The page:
Game changers #5, Christian Remoli and the tale of the curious Koala that has taken sport storytelling to a new level in South America

  • July 20, 2018
Christian Rémoli thought sport storytelling needed more space. So he founded his own company.

by Martin Mazur

There were no koalas in Argentina until Christian Rémoli, a sport journalist that had been working on television, decided to go independent and set up his own producing company, Koala Contenidos. A decade later, his creation is now a synonym of carefully developed documentaries with sport as main focus, but at the same time, as main excuse to tell the good stories that were hidden beneath. And he is willing to share some of his secrets.

-What do you like the most about sport journalism?
-I think the best part is to follow amazing stories that sometimes are noticeably better than some fiction scripts. Sport is full of these stories that are a pleasure to tell, and in some cases, like in a character series, they look like were imagined by someone. And they are not, they are just part of sport. Uncovering these, to me, is the most attracting aspect of our profession.

-What are the challenges that the current sport journalism must face?
-Our greatest challenge is to go deeper. In Argentina, and maybe also in the rest of the world, sport journalism is looking increasingly similar to showbiz journalism. It’s a trend that have a round table, controversy, panelists arguing with each other… The challenge that we have is to go deeper. If documentary, a biography or a feature is so well-made, so plenty of details, so well-told, that is capable of captivating an audience, we will be able to show the other side of this profession. I’m not saying that there is a good side, but what’s for sure is that controversy, arguments, interchanging opinions with yelling or with tension, has clearly eclipsed the other side, the one about the core of stories. If we go beyond, deeper, if we can make an impression working with the stories, the public will be able to choose which side way of understanding sport journalism they prefer. Even in the new ways of understanding TV, we need to go deeper. I’m convinced that quality content that seeks for excellence is already being searched and valued, and that quality content will end up imposing itself. In a short time, going viral will not be only related with what it is seen as viral now; it will also be related to the quality.

-What is the best or most comforting coverage you have done and that have left an impression in your career?
-One of the most intense and wonderful experiences I remember was shooting a documentary right after the Confederations Cup 2005. We stayed in Germany with a cameraman and a translator, and we visited the 12 stadiums, interviewing different characters and tracking stories for a product that was named “Germany 2006, the World Cup that is coming” for TyC Sports. And it was extremely well-made, with nearly a month travelling to shoot, discover and interview. The other thing that really marked me as a journalist was being in touch with the Golden Generation of Argentina’s basketball, getting to know all these stars, and eventually understanding that the collective mind that they had as a group, was always leading against the individual aspects, hence their success. It did not matter if they were big stars like Ginóbili, Oberto or Scola.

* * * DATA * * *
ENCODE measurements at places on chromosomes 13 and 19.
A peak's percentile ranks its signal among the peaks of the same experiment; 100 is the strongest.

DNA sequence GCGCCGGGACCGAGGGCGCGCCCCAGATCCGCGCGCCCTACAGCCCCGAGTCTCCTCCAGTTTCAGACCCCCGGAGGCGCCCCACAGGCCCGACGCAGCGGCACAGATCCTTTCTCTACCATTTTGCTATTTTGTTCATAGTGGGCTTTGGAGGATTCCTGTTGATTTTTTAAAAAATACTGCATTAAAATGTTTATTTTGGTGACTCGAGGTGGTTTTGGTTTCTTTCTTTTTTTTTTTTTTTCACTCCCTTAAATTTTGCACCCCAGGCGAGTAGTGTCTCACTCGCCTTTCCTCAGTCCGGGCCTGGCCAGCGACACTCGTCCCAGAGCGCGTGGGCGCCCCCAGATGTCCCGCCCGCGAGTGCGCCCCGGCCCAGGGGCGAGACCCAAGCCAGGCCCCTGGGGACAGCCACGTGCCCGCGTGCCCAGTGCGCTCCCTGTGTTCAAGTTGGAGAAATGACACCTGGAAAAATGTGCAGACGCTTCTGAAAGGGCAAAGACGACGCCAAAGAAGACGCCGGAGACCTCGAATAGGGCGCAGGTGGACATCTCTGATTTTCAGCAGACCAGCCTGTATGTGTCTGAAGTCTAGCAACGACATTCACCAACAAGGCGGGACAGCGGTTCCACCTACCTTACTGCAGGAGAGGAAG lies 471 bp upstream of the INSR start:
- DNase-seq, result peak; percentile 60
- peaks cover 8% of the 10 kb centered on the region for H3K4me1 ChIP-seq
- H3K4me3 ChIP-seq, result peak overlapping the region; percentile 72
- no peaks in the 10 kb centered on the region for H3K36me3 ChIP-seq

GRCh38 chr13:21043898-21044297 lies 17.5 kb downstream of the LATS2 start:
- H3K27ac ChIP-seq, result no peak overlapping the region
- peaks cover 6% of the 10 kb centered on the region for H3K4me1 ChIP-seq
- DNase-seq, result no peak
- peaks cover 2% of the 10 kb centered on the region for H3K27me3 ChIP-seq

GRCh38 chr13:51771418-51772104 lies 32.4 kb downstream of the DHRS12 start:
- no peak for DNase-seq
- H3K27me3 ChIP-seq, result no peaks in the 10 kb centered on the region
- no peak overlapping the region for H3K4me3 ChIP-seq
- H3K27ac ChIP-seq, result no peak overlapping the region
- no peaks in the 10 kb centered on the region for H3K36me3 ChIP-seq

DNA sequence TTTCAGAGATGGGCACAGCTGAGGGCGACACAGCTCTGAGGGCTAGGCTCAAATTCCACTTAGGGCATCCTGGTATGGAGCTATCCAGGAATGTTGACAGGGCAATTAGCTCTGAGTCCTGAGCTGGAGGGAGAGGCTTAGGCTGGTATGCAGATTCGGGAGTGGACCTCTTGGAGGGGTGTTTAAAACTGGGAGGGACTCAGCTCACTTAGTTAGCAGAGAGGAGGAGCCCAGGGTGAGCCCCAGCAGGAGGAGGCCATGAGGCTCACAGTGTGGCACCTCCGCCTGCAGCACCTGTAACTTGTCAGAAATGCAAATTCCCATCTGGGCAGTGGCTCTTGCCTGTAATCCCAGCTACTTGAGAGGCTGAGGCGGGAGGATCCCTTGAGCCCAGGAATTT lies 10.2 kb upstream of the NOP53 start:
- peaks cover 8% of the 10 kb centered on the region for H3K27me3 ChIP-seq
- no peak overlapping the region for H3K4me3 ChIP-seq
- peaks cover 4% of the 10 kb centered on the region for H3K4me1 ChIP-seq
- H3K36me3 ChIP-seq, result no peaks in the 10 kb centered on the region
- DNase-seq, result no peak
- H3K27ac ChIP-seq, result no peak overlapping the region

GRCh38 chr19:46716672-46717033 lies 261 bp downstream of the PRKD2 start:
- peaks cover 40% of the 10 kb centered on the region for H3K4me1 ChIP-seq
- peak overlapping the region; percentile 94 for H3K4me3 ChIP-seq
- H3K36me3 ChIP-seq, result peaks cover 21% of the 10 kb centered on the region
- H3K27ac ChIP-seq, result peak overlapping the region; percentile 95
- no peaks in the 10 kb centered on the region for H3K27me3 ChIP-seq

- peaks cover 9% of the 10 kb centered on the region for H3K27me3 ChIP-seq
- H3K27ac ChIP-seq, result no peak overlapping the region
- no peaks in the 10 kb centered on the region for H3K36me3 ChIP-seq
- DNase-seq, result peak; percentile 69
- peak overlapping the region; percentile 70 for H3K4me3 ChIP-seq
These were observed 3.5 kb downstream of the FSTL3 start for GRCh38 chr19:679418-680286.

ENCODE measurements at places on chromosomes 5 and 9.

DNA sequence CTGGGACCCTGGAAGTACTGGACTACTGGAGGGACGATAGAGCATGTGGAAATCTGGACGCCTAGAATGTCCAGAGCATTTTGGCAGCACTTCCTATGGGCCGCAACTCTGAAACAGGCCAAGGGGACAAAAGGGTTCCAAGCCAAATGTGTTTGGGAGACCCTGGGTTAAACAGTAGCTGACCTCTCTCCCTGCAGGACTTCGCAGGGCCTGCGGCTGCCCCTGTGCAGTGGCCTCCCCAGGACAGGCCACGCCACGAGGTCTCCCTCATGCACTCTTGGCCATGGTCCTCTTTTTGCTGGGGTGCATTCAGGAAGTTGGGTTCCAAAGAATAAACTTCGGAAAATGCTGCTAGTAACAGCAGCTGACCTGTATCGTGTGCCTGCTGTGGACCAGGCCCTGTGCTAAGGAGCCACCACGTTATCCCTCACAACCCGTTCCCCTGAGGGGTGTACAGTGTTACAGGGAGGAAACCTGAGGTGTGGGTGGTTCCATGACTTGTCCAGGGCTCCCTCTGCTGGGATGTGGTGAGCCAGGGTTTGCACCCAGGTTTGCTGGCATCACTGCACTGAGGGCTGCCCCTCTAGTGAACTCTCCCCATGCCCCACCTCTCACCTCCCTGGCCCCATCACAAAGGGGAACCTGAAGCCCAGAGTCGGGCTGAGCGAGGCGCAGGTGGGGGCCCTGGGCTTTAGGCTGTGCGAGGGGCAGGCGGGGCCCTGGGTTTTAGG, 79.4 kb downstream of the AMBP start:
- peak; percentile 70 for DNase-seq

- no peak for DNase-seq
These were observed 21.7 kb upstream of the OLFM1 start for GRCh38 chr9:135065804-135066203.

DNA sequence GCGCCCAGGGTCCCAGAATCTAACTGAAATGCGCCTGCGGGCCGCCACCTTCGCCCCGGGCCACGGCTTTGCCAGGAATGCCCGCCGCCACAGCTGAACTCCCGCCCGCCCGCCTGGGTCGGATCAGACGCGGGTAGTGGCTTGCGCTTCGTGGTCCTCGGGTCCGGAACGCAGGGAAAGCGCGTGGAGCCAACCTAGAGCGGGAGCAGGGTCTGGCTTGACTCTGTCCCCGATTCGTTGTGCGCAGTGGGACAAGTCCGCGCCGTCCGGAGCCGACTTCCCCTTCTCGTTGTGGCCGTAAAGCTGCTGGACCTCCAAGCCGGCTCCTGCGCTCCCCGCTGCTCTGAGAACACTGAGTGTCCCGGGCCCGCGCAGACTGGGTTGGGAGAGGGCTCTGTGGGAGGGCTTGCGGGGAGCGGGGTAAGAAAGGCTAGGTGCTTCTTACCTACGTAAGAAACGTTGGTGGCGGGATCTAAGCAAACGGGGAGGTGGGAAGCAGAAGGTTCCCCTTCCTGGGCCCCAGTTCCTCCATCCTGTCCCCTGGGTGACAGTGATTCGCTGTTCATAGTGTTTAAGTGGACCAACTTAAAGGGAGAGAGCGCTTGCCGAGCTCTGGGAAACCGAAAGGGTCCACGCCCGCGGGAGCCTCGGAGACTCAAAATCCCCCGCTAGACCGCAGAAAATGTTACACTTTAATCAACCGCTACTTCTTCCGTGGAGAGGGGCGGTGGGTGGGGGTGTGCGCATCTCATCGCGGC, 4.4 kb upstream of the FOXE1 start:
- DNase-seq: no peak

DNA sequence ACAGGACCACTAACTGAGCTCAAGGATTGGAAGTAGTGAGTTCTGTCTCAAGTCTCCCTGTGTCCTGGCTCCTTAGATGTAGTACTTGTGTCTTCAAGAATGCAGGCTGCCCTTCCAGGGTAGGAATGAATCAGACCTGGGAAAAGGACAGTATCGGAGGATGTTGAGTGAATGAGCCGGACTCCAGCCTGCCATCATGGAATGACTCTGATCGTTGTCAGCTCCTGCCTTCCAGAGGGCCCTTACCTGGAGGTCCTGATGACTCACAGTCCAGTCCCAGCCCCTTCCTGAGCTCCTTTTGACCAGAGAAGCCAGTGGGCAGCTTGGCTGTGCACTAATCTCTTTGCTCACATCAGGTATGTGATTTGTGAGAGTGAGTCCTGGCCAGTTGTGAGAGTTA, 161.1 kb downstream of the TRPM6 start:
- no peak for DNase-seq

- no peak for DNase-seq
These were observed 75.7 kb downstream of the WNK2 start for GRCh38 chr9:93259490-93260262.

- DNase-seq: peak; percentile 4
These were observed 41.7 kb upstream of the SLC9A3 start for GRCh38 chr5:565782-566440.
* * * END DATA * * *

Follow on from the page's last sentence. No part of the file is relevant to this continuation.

-What things did you learn and from whom that you want to share with others?
-The journalist that taught me the most was Ariel Scher. He really left an impression on me. I remember he would always say that being a journalist meant getting less hours of sleep, due to the number of uncomfortable questions that you must ask yourself, as I later found. Secondly, for his knowledge and his thoroughness when it comes to details, and finally, for his generosity. It’s not common to find someone so generous; in one of the first documentaries that I had to shoot, about Argentina 78, he opened me the doors with four or five stories, and four or five contacts, that were fundamental for the purpose of the documentary. When I had some doubts or questions, he always received me with interest, and I emphasise this because that’s not something that happens often in this profession, and it’s something that I learn from him and try to apply with my colleagues.

-This career is constantly changing. What is the current situation in your country?
-The situation is bad, and before we talked about challenges, but a challenge in itself is to get a stable, full-time job. For a number of reasons, the situation is absolutely not good right now.

One of the documentaries of Koala Contenidos: Argentina 1986.

-What do you think of the organisation of an international prize, such as the AIPS Sport Media Awards, open to professionals from 160 countries?